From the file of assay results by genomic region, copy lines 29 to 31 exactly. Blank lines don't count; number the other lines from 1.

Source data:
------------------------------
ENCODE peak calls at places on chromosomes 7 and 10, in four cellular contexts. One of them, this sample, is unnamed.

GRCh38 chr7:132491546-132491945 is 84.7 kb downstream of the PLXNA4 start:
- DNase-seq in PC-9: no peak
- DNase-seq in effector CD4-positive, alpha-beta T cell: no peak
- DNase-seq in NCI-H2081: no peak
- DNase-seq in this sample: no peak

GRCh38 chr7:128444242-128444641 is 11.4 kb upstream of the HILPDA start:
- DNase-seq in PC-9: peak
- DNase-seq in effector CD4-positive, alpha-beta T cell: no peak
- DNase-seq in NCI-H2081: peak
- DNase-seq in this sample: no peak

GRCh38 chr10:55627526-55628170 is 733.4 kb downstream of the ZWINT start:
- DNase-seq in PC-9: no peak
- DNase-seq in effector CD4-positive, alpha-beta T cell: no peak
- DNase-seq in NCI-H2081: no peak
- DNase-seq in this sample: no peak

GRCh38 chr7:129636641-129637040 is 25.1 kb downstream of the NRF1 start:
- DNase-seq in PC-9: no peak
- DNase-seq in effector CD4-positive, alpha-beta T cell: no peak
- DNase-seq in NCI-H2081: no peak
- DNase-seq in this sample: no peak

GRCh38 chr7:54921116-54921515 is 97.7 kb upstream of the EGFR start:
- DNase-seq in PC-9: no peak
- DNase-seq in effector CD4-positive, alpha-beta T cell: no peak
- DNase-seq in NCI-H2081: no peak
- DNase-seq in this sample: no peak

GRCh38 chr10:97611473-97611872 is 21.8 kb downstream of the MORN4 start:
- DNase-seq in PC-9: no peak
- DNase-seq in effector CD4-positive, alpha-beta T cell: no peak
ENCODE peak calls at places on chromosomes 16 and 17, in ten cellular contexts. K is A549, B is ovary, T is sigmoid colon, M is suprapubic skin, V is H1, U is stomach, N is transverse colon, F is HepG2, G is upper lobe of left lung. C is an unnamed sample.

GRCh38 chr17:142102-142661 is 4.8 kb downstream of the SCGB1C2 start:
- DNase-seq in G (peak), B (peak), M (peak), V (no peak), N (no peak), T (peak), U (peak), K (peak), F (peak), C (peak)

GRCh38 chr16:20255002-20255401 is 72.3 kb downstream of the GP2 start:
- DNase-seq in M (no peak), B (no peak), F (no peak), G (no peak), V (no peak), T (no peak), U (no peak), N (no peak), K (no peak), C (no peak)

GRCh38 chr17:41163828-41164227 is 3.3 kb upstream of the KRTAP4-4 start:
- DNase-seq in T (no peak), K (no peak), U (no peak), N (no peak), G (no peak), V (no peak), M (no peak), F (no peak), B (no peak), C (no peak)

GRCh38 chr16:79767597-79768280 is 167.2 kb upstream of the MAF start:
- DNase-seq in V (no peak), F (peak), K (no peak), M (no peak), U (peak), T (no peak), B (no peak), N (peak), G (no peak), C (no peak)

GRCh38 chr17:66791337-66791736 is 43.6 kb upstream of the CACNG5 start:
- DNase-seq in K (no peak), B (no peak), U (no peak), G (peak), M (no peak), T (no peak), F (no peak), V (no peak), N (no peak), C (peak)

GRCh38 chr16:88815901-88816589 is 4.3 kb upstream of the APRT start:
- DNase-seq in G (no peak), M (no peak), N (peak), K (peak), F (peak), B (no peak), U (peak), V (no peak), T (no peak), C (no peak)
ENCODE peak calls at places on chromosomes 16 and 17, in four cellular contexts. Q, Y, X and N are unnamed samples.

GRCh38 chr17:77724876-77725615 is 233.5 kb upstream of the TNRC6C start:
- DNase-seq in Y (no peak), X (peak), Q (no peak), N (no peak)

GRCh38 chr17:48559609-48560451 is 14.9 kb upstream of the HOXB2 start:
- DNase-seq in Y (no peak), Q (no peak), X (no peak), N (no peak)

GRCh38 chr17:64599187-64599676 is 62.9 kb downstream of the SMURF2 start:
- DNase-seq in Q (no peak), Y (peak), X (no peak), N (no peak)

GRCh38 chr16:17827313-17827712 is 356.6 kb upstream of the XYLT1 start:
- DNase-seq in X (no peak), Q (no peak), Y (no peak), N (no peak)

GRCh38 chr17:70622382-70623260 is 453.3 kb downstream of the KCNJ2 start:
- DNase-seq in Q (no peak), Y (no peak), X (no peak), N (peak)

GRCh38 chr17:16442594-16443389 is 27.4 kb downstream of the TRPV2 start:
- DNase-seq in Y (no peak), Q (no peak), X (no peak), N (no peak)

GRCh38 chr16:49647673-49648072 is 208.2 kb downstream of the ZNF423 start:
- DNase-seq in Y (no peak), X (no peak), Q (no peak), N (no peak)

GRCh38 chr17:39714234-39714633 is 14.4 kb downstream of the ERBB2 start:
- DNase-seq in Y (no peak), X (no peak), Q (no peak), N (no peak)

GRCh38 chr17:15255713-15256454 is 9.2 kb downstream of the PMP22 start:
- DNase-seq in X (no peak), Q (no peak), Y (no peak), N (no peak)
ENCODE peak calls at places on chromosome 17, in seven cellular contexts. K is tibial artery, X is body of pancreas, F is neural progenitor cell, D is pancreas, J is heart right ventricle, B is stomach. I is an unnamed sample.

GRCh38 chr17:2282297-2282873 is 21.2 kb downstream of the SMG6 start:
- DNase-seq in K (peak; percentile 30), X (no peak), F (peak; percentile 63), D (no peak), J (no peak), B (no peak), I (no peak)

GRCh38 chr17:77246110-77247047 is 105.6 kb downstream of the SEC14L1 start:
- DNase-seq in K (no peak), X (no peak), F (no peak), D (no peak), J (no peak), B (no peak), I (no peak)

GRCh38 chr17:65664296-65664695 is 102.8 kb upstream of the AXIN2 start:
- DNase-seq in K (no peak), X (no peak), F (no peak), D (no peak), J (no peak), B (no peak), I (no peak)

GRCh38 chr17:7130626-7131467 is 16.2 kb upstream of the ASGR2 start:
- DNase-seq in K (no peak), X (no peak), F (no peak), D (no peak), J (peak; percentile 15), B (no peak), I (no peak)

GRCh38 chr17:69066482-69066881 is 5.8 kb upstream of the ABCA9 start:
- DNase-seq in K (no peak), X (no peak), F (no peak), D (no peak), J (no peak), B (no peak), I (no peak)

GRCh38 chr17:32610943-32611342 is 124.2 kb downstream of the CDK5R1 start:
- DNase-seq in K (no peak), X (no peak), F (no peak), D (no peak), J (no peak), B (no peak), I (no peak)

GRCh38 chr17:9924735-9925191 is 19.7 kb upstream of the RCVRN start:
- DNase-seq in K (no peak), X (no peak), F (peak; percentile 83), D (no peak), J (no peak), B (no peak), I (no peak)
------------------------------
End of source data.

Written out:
- DNase-seq in effector CD4-positive, alpha-beta T cell: no peak
ENCODE peak calls at places on chromosomes 16 and 17, in ten cellular contexts. K is A549, B is ovary, T is sigmoid colon, M is suprapubic skin, V is H1, U is stomach, N is transverse colon, F is HepG2, G is upper lobe of left lung. C is an unnamed sample.

GRCh38 chr17:142102-142661 is 4.8 kb downstream of the SCGB1C2 start: